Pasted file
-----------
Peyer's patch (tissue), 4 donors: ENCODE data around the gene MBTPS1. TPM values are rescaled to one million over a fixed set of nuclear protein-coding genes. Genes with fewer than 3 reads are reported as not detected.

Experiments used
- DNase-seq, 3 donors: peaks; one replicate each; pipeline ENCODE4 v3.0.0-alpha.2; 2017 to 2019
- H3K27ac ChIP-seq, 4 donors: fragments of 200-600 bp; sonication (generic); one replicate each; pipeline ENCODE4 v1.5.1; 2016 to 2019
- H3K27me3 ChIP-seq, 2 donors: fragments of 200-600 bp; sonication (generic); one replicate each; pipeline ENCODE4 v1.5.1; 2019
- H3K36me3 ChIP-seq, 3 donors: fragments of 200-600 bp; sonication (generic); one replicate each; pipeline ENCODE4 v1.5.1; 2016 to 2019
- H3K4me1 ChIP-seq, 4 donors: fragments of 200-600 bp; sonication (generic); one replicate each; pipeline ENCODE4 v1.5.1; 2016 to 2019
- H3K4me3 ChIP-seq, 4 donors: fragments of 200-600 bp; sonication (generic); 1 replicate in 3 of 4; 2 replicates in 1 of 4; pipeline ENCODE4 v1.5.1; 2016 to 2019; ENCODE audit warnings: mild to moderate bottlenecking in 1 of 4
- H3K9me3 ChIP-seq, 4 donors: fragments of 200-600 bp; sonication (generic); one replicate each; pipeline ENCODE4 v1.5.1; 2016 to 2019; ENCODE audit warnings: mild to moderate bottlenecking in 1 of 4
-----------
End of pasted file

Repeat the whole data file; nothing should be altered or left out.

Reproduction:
Peyer's patch (tissue), 4 donors: ENCODE data around the gene MBTPS1. TPM values are rescaled to one million over a fixed set of nuclear protein-coding genes. Genes with fewer than 3 reads are reported as not detected.

Experiments used
- DNase-seq, 3 donors: peaks; one replicate each; pipeline ENCODE4 v3.0.0-alpha.2; 2017 to 2019
- H3K27ac ChIP-seq, 4 donors: fragments of 200-600 bp; sonication (generic); one replicate each; pipeline ENCODE4 v1.5.1; 2016 to 2019
- H3K27me3 ChIP-seq, 2 donors: fragments of 200-600 bp; sonication (generic); one replicate each; pipeline ENCODE4 v1.5.1; 2019
- H3K36me3 ChIP-seq, 3 donors: fragments of 200-600 bp; sonication (generic); one replicate each; pipeline ENCODE4 v1.5.1; 2016 to 2019
- H3K4me1 ChIP-seq, 4 donors: fragments of 200-600 bp; sonication (generic); one replicate each; pipeline ENCODE4 v1.5.1; 2016 to 2019
- H3K4me3 ChIP-seq, 4 donors: fragments of 200-600 bp; sonication (generic); 1 replicate in 3 of 4; 2 replicates in 1 of 4; pipeline ENCODE4 v1.5.1; 2016 to 2019; ENCODE audit warnings: mild to moderate bottlenecking in 1 of 4
- H3K9me3 ChIP-seq, 4 donors: fragments of 200-600 bp; sonication (generic); one replicate each; pipeline ENCODE4 v1.5.1; 2016 to 2019; ENCODE audit warnings: mild to moderate bottlenecking in 1 of 4